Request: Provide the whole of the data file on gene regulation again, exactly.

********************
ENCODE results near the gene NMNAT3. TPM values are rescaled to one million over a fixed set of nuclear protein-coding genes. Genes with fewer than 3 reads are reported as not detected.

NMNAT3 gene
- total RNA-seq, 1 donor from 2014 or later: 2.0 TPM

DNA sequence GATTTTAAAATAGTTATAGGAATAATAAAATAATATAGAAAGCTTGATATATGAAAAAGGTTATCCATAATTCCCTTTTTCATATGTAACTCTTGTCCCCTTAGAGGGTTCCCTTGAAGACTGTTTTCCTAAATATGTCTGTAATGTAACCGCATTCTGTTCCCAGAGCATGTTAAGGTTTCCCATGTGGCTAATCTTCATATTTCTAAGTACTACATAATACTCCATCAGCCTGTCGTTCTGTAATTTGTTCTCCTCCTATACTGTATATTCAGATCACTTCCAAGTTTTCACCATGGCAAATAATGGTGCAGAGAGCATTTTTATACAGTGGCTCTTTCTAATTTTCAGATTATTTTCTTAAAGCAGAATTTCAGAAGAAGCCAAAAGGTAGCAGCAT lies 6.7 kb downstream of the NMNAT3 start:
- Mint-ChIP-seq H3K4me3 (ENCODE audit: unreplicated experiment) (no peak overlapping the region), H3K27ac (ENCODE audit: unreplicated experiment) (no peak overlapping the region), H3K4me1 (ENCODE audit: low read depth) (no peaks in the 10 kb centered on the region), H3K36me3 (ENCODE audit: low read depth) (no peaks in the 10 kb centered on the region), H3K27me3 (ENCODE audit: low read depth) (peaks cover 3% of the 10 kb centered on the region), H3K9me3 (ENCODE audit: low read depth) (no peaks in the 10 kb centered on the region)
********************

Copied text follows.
ENCODE results near the gene NMNAT3. TPM values are rescaled to one million over a fixed set of nuclear protein-coding genes. Genes with fewer than 3 reads are reported as not detected.

NMNAT3 gene
- total RNA-seq, 1 donor from 2014 or later: 2.0 TPM

DNA sequence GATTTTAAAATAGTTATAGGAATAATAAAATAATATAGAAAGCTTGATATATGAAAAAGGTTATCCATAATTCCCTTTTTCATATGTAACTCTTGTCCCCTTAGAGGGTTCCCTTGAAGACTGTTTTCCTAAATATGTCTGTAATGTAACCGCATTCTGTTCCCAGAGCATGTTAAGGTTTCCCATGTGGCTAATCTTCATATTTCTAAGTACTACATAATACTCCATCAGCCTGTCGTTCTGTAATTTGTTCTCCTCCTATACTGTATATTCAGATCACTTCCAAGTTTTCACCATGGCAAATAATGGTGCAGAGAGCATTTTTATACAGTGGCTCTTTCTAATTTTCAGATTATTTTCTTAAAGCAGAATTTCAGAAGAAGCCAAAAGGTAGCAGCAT lies 6.7 kb downstream of the NMNAT3 start:
- Mint-ChIP-seq H3K4me3 (ENCODE audit: unreplicated experiment) (no peak overlapping the region), H3K27ac (ENCODE audit: unreplicated experiment) (no peak overlapping the region), H3K4me1 (ENCODE audit: low read depth) (no peaks in the 10 kb centered on the region), H3K36me3 (ENCODE audit: low read depth) (no peaks in the 10 kb centered on the region), H3K27me3 (ENCODE audit: low read depth) (peaks cover 3% of the 10 kb centered on the region), H3K9me3 (ENCODE audit: low read depth) (no peaks in the 10 kb centered on the region)